Foreign exchange students culture shocked


Julius Prisett, junior, doesn’t attend high school just for academic reasons. He attends to learn about American culture and the English language.

Prisett is among a group of exchange students attending Central from foreign countries. “I wanted to know what it is like to live in another country,” Prisett said about his motives to live in America. “And because of the food.” He also hopes to improve his English skills.

Prisett came through exchange program called Rotary Youth Exchange Program, and he also stays with an American host family.

“It is very strange and weird, but if you live there for a few weeks, it begins to be normal,” Prisett said about living with his host family.

Differences between high schools in Germany and Central include the number of students. “My school has only about 700 to 800 students, so nearly 2,000 less,” Prisett said. “We don’t have [as] many classes to choose.”

The schedule at Prisett’s school in Germany is also much different. “In Germany, we have an every other day schedule,” he said. “Sometimes we have free periods, where we can go home, go downtown, or stay at school. The lunchtime in my school is one hour.”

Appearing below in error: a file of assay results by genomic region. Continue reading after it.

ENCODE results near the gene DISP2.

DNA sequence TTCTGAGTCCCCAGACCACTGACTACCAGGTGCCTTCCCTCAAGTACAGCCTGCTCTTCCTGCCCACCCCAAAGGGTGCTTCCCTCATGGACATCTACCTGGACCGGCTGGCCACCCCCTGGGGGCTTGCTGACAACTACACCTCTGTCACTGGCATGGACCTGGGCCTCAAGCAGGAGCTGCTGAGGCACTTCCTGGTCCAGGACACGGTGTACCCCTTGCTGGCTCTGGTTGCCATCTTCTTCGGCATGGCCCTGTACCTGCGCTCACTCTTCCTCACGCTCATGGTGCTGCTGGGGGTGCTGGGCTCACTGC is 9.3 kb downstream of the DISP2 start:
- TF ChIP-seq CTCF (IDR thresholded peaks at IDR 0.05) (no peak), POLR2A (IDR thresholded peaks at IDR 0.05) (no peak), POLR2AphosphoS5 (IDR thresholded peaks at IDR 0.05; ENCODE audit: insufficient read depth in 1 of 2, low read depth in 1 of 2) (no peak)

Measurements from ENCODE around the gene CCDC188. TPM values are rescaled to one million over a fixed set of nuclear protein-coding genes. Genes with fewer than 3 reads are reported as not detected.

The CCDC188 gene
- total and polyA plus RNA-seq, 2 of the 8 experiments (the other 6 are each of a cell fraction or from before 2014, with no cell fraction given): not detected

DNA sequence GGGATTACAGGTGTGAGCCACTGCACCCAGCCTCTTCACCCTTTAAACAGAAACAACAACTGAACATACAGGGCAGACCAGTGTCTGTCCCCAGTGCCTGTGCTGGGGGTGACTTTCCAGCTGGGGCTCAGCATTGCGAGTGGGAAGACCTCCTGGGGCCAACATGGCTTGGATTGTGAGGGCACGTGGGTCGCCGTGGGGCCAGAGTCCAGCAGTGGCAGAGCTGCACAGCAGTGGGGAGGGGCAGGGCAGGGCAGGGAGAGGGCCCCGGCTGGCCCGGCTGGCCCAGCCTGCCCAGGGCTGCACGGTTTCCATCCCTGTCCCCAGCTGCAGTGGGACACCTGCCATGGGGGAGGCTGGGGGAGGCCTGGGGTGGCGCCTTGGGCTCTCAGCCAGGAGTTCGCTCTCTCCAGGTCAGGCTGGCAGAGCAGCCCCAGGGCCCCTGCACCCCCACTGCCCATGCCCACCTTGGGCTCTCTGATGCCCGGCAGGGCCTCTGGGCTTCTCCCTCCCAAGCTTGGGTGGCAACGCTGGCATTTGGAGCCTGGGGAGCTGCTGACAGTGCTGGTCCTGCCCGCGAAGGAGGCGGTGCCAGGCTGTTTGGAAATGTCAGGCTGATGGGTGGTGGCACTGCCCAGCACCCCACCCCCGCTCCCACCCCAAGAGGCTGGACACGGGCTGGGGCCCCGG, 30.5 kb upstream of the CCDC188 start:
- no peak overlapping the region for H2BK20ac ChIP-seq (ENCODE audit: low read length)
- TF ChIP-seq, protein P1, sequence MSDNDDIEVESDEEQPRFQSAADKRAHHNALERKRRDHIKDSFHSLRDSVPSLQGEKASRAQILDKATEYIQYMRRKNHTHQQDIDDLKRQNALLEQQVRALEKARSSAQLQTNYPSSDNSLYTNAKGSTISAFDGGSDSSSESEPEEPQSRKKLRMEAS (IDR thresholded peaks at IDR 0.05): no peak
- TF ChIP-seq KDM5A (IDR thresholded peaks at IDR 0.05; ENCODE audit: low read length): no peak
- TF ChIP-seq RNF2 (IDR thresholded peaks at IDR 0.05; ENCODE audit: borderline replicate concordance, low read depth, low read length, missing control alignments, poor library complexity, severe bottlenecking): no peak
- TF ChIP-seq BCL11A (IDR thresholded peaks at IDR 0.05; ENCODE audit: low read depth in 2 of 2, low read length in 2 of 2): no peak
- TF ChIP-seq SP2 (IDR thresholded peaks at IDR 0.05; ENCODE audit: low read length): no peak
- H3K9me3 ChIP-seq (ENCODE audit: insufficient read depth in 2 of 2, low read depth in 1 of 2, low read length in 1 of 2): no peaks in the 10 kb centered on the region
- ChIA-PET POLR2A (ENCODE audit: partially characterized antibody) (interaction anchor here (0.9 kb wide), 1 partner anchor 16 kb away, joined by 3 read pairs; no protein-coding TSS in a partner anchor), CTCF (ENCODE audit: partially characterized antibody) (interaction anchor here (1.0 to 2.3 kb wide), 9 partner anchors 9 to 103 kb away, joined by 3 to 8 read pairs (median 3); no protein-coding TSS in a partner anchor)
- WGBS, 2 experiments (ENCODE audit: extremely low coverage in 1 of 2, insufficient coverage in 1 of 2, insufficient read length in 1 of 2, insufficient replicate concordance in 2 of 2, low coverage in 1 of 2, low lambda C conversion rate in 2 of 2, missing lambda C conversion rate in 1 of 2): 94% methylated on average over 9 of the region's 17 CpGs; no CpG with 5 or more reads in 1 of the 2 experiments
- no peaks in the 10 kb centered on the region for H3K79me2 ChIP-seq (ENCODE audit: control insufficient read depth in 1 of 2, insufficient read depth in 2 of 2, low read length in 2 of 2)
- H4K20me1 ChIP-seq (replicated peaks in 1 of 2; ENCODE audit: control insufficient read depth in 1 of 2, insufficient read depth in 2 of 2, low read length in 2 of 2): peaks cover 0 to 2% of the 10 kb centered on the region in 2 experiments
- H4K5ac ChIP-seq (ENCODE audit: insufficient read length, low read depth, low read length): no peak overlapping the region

Prisett also notes classroom behavior differences between Germany and America. Classes in Germany are not as calm or as composed as those here.

“There are some people who are running through the classroom, shouting, so it is more chaotic,” Prisett said, “Classes here are more disciplined. Everybody sits down and waits [before class begins].”

Students from other countries also study here, like junior Moka Fujii, an exchange student from Japan. She also came through a foreign exchange program.

“The exchange student company is AFS,” Fujii said. Through the AFS, or American Field Service, Fujii will be staying with an American host family for a year.

“I am interested in learning English, and I decided to come here last year,” Fujii said, “I studied English for a year.”

Adapting to an English-speaking culture can still be challenging, according to Fujii. “I think [the classes] are easy, but I can’t understand the English, so it’s very hard for me.”

The schedule was also very different for Fujii. “We don’t have to move class to class, so the teacher comes to the room. In Japan, we have ten minutes class to class. We don’t move, but we have that time,” she said. “It was very confusing the first day [at Central].”

Over the course of this school year, both Prisett and Fujii hope to learn about the culture in America. They also hope to improve their English skills and be able to use them later on in life.